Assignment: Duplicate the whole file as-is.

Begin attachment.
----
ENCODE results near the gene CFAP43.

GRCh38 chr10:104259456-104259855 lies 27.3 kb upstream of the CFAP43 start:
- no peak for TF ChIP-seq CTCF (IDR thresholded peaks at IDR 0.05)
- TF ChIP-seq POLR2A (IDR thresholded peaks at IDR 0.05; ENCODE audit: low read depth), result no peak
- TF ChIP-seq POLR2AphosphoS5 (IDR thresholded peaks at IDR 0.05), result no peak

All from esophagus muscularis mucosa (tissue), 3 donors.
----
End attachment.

ENCODE results near the gene CFAP43.

GRCh38 chr10:104259456-104259855 lies 27.3 kb upstream of the CFAP43 start:
- no peak for TF ChIP-seq CTCF (IDR thresholded peaks at IDR 0.05)
- TF ChIP-seq POLR2A (IDR thresholded peaks at IDR 0.05; ENCODE audit: low read depth), result no peak
- TF ChIP-seq POLR2AphosphoS5 (IDR thresholded peaks at IDR 0.05), result no peak

All from esophagus muscularis mucosa (tissue), 3 donors.